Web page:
Monitor your health

Once you have been diagnosed with hepatitis C, you need to pay closer attention to your health than you did before.

You can keep track of your health in two ways. First, listen to what your body is telling you, and be on the alert for signs that something isn't right. Note any change in your health--good or bad. Know when you should contact your doctor.

Second, have regular lab tests done. Lab tests often can detect signs of illness before you have any noticeable symptoms.

Know when to call a doctor

You don't need to panic every time you have a headache or feel tired. But if a symptom is concerning you or is not going away, it is always best to have your doctor check it out, even if it doesn't feel like a big deal. The earlier you see a doctor when you have unusual symptoms, the better off you are likely to be.

While you are being treated for hepatitis C, call your health care provider if you:

  • are extremely short of breath or are dizzy
  • have discomfort in your chest area
  • notice changes in your vision
  • have swelling in your legs, feet, or ankles
  • have diarrhea for more than 48 hours, or have blood in the stool
  • have a skin rash or unusual skin reaction around the injection sites
  • have a fever or other sign of infection that lasts more than 48 hours
  • are extremely tired (fatigued)

Have regular lab tests

Your doctor will use laboratory tests to check your health. Some of these tests will be done soon after you learn you have hepatitis C.

The lab tests look at several things:

  • how well your liver is functioning
  • how much hepatitis C is in your blood
  • other basic body functions (tests look at your kidneys, cholesterol, and blood cells)

For information on specific tests, go to Understanding lab tests.

Treatment options

Treatments for hepatitis C are aimed at doing the following:

  • remove (or clear) all the hepatitis C virus from your body permanently
  • stop or slow down the damage to your liver
  • reduce the risk of developing cirrhosis
  • reduce the risk of developing hepatocellular carcinoma (HCC)
  • reduce the risk of decompensating if you already have cirrhosis

The regimens that exist currently for hepatitis C include the following:

  • Pegylated interferon and ribavirin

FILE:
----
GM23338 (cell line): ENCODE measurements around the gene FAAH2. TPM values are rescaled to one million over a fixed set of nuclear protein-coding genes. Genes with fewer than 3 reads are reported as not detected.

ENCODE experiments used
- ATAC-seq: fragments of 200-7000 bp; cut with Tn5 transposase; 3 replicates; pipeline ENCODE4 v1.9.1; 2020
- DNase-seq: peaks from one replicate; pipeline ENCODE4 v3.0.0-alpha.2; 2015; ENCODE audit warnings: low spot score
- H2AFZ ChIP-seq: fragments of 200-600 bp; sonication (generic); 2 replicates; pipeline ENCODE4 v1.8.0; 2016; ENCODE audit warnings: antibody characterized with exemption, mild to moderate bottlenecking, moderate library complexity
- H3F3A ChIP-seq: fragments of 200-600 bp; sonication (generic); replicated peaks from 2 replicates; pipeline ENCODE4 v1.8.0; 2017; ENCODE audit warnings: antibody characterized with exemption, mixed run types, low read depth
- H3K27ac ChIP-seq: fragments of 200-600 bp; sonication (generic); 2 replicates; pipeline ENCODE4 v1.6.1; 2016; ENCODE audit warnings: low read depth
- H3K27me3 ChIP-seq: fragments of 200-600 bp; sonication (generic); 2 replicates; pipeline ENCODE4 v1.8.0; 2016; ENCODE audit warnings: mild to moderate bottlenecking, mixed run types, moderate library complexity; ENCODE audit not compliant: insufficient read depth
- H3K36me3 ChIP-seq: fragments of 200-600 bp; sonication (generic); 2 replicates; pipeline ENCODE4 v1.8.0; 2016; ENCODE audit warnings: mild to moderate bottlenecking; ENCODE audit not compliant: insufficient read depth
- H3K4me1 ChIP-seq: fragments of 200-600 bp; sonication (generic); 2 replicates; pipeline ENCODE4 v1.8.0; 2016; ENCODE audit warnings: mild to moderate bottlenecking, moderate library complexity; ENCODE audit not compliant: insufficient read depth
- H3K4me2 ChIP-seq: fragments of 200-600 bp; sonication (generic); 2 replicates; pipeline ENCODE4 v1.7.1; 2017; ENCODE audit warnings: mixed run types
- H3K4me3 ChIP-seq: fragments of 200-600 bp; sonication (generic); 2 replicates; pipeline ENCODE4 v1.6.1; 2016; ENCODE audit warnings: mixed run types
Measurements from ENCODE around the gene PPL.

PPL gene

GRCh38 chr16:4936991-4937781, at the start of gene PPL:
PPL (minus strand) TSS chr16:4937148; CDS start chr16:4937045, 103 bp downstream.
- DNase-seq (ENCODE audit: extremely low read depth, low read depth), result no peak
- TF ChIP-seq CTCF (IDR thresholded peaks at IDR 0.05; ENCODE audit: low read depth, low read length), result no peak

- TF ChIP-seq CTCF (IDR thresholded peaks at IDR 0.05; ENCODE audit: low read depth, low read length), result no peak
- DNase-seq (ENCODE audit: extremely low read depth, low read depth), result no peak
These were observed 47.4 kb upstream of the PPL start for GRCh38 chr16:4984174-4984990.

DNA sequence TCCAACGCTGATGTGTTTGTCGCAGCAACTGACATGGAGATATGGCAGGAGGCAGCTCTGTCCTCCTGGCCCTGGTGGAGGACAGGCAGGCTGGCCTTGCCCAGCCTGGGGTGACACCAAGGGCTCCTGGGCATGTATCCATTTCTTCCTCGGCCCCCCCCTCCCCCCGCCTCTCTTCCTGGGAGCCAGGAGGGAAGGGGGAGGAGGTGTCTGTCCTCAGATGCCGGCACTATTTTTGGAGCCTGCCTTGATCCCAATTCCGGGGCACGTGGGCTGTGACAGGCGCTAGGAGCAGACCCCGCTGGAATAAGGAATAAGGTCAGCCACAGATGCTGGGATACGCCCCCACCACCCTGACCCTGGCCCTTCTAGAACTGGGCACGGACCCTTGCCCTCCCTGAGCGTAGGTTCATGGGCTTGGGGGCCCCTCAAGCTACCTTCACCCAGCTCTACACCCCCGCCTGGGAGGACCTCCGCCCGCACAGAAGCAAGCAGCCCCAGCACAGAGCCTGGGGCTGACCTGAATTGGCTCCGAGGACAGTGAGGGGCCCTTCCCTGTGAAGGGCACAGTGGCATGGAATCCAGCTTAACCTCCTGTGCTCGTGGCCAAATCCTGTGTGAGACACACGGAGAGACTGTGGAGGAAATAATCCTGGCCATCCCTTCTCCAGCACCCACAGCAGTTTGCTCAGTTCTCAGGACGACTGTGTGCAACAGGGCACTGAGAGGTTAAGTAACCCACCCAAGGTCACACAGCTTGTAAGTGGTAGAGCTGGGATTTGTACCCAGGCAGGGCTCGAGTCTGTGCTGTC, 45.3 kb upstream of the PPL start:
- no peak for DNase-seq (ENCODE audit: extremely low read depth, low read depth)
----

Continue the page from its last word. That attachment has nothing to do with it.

• Pegylated interferon and ribavirin PLUS either boceprevir or telaprevir
  • Sofosbuvir plus pegylated interferon plus ribavirin
  • Sofosbuvir plus ribavirin
  • Simeprevir plus pegylated interferon plus ribavirin
  • Sosofbuvir plus simeprevir--with or without ribavirin

One of the most important decisions you and your doctor will make is whether to begin drug treatment, and, if so, when to start it. Treatment does not have to start right away. The disease usually progresses slowly, with slowly increasing scarring to the liver over many years, from 10 to 40 years or more.

Reasons to Wait for Treatment

There are several reasons that your doctor may recommend treatment be in the future but not right now. One reason is that the new drugs for hepatitis C are newly being used--and although they have been used in clinical trials and scientific studies, in the real world and in real patients, these drugs can sometimes have slightly different outcomes. So, in patients who are not urgently needing treatment, it may be wise to wait and see how well these drugs are working in the real world before starting the treatment yourself. Another reason that your doctor may recommend waiting is that not all types of patients are getting the same results in clinical trials--and if your type of hepatitis C did not have the strongest results in the studies, then it may be wise to wait until one of the new regimens demonstrates the strongest possible outcomes in your type of hepatitis C.

Here's what you should be doing if you are waiting to be treated in the future

  • having liver enzyme blood tests once or twice a year
  • going to regular doctor appointments
  • following your doctor's lifestyle recommendations such as avoidance of alcohol or tobacco, because reducing further damage to your liver is crucial
  • attaining or maintaining a healthy BMI
  • minimizing risk of steatosis with good control of diabetes and lipids

Deciding to start treatment

Only patients with hepatitis C in their blood (chronic hepatitis C infection) are considered for therapy. In general, doctors suggest treatment if you:

  • have significant damage (fibrosis, scarring) in the liver, including cirrhosis
  • are motivated to undergo treatment
  • are able to take your medicine exactly as prescribed, every day
  • are willing to comply with thenecessary steps and blood tests and visits
  • were very recently (acutely) infected with hepatitis C, within the past 6 months
  • are coinfected with HIV or hepatitis B
  • have hepatitis C affected the kidney or organs other than the liver

If you want to start treatment for hepatitis C, speak with your VA doctor. It is a good idea to talk about any concerns you have before you start treatment. You and your doctor will decide if treatment is right for you and which medicines might work.